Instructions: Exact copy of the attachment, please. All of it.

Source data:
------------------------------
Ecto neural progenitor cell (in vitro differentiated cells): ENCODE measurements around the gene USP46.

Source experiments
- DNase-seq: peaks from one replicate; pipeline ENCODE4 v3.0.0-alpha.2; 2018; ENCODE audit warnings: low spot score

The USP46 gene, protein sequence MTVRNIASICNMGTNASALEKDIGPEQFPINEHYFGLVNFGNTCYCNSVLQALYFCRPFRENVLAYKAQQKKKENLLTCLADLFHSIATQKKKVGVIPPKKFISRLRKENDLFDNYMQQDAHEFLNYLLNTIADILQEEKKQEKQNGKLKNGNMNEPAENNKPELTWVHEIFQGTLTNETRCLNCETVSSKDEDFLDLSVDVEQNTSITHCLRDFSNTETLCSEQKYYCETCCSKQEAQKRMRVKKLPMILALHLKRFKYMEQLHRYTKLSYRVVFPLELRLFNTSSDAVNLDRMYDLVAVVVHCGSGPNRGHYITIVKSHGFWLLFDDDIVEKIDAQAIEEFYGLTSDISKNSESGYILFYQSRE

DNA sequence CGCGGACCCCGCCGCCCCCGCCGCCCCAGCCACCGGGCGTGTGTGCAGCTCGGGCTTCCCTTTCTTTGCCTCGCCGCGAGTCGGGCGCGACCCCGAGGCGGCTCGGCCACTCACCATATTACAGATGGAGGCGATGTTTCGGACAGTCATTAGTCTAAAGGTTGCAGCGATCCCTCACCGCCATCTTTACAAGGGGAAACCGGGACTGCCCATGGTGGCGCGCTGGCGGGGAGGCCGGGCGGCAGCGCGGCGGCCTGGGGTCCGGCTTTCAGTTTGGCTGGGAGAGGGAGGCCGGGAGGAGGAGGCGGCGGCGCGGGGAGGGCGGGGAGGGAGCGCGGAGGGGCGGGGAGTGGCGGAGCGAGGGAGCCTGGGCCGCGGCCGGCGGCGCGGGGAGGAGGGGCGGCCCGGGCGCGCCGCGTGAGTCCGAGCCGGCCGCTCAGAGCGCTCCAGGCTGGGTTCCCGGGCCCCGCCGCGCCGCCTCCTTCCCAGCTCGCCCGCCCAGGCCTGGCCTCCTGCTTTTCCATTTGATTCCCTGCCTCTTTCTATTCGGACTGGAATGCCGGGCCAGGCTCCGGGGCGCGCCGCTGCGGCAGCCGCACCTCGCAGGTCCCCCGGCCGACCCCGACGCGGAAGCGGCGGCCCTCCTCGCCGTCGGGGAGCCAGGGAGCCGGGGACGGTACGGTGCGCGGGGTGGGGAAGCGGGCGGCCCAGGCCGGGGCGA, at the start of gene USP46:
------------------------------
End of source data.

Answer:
Ecto neural progenitor cell (in vitro differentiated cells): ENCODE measurements around the gene USP46.

Source experiments
- DNase-seq: peaks from one replicate; pipeline ENCODE4 v3.0.0-alpha.2; 2018; ENCODE audit warnings: low spot score

The USP46 gene, protein sequence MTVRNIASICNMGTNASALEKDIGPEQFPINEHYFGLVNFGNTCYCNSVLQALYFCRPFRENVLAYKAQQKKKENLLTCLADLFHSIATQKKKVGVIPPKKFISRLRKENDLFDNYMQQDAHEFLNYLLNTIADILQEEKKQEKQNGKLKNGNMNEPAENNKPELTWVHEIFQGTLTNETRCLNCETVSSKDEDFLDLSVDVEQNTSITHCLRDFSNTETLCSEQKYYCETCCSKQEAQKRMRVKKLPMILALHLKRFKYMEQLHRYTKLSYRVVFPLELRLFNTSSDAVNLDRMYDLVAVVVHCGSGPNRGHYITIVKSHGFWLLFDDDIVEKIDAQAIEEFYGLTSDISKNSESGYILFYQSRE

DNA sequence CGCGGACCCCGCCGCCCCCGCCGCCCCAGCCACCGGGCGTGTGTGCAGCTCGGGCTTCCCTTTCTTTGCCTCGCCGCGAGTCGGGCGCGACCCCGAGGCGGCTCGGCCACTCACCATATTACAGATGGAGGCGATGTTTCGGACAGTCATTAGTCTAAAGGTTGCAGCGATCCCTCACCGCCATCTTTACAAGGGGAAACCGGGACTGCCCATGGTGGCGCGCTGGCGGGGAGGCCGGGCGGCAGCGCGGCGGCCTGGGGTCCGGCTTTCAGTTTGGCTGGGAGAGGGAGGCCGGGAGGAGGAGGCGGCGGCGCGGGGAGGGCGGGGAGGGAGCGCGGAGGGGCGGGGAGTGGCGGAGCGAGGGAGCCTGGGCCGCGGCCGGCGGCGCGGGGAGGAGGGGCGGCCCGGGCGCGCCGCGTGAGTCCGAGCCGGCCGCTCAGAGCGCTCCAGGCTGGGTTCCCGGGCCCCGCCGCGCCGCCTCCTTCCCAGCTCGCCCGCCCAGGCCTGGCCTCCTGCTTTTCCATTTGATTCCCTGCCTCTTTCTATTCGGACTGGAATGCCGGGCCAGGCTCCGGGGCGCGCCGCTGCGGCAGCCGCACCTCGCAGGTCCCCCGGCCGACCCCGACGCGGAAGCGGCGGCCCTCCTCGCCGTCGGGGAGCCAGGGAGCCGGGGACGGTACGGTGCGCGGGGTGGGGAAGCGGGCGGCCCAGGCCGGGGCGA, at the start of gene USP46: